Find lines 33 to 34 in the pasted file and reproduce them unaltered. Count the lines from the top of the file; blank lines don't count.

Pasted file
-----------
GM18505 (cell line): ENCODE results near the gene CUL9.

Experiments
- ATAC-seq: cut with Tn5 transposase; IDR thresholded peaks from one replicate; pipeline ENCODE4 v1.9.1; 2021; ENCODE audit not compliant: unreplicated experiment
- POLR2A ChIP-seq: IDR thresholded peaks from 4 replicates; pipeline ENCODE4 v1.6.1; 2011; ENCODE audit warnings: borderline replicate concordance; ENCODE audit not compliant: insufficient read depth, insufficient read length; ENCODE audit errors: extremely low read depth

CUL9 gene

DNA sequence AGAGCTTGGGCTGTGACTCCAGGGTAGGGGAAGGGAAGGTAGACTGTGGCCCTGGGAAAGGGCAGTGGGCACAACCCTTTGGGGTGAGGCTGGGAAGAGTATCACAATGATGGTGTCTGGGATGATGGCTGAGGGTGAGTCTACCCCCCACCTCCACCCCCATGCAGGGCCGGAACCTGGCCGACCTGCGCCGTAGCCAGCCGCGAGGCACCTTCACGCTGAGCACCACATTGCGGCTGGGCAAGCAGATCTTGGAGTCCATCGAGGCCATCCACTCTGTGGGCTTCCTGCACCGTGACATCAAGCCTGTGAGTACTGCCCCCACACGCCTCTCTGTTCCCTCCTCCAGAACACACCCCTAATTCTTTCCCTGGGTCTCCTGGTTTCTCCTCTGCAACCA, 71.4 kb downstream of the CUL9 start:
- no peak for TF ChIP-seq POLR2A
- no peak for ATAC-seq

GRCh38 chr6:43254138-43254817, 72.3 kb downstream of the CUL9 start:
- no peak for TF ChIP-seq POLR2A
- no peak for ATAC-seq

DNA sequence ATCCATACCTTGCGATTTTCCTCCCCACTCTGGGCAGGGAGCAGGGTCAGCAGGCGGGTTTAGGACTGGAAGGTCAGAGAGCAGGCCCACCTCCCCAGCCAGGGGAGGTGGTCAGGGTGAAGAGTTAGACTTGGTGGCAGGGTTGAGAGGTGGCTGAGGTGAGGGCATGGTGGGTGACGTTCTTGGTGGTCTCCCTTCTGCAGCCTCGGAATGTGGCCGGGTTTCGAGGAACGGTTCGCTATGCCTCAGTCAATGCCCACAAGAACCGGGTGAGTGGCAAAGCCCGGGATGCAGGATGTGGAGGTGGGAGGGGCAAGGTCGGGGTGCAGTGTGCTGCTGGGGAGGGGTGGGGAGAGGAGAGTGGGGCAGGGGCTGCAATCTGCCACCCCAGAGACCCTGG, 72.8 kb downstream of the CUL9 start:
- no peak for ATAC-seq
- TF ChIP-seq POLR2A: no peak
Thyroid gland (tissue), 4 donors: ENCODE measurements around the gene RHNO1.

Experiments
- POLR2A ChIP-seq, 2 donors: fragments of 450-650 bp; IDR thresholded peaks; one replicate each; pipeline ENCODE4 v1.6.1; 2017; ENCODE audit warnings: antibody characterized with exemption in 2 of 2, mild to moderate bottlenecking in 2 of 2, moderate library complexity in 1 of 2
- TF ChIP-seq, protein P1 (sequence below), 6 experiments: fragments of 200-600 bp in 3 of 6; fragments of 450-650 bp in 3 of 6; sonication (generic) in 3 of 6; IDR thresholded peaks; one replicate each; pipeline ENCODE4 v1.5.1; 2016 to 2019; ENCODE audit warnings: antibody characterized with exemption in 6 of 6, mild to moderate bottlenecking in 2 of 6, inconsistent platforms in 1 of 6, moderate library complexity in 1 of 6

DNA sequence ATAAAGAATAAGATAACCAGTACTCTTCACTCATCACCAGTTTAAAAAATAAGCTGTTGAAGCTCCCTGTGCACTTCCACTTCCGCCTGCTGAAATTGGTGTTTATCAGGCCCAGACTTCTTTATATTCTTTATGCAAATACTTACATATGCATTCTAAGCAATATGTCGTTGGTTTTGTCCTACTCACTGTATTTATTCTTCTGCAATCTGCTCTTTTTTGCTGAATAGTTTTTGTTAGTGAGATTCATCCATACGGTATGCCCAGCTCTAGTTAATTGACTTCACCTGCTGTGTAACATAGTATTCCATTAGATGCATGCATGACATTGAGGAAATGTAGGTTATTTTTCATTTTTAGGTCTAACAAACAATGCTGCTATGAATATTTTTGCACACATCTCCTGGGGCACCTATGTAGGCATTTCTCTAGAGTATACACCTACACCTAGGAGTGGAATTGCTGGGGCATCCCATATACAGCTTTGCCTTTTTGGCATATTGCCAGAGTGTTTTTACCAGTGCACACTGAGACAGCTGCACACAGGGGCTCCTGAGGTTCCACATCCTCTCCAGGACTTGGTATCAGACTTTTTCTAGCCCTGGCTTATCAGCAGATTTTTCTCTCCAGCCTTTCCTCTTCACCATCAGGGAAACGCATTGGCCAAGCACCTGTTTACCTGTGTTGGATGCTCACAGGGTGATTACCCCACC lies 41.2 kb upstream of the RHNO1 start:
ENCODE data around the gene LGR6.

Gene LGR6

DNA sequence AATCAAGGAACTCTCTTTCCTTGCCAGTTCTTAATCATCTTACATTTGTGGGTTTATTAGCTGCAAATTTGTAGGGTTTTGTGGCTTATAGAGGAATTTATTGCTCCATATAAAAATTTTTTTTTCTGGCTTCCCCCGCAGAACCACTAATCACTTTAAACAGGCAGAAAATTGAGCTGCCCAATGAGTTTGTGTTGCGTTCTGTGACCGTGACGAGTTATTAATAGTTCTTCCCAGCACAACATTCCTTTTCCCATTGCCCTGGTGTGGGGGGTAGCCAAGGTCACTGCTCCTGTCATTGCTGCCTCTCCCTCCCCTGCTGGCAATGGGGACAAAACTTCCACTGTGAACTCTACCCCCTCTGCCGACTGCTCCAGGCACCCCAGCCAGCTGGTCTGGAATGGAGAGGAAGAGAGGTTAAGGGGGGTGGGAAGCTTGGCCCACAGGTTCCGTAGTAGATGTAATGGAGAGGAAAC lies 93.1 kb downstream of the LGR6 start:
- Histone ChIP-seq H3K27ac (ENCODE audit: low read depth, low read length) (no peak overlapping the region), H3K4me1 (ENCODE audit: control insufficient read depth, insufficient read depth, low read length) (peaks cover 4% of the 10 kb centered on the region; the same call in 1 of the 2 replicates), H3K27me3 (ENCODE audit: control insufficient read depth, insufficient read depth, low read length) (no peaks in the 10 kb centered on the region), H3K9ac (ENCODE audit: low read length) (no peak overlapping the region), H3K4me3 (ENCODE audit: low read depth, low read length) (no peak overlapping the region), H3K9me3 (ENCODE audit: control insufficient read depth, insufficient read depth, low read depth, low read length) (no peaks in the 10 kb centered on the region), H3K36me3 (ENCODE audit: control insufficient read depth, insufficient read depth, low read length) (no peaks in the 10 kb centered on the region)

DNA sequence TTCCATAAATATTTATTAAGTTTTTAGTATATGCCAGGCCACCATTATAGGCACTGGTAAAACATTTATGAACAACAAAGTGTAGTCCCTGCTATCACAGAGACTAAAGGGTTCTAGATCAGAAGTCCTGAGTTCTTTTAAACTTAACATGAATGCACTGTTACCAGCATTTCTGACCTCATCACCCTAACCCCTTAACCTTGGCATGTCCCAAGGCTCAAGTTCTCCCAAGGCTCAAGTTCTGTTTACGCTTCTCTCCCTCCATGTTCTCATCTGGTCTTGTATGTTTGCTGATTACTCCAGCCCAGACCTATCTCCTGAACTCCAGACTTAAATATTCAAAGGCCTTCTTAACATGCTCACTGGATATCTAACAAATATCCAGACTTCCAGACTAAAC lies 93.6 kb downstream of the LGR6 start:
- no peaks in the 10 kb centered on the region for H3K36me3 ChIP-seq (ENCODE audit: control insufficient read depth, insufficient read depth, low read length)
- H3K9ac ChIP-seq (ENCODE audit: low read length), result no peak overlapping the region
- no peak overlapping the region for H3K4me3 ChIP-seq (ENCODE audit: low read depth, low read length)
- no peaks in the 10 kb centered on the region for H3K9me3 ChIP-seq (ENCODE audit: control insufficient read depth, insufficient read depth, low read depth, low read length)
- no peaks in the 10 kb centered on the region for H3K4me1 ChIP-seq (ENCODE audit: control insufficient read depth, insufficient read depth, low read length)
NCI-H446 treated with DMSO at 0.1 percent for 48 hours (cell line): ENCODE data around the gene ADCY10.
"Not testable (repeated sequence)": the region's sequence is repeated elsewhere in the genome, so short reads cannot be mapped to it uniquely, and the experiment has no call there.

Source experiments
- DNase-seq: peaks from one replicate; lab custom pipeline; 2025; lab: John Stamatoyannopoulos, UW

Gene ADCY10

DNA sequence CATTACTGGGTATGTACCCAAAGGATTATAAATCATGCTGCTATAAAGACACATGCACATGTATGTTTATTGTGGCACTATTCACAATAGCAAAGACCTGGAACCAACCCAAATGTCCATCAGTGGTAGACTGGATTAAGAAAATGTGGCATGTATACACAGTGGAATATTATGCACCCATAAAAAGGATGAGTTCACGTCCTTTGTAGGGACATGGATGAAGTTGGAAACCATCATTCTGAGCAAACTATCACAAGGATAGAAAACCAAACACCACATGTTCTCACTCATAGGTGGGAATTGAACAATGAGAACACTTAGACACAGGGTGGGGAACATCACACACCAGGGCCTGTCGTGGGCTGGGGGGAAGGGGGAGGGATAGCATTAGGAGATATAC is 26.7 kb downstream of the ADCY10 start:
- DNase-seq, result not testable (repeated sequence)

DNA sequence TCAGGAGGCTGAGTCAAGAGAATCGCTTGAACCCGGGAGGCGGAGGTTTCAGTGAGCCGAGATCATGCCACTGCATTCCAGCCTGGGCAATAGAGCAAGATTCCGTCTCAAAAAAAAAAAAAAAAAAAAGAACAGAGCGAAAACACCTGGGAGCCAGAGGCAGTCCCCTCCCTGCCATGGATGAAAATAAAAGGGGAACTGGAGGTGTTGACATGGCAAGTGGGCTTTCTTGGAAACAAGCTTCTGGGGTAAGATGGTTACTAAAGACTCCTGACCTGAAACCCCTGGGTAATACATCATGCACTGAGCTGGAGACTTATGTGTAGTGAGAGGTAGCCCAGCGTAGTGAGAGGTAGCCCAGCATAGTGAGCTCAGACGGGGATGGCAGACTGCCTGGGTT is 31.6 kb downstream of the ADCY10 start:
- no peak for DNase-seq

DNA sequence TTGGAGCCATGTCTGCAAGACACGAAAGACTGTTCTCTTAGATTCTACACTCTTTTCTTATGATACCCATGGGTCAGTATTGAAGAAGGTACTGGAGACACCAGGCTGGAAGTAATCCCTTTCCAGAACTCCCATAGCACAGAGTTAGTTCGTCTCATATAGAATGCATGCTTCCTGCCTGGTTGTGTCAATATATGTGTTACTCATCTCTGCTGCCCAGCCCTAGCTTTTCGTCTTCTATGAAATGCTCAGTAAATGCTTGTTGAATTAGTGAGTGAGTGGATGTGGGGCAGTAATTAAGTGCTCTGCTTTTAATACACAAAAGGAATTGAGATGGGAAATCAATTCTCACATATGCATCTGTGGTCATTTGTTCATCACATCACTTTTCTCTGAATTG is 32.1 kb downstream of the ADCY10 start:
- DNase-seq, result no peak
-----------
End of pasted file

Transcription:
- DNase-seq: peaks from one replicate; lab custom pipeline; 2025; lab: John Stamatoyannopoulos, UW

Gene ADCY10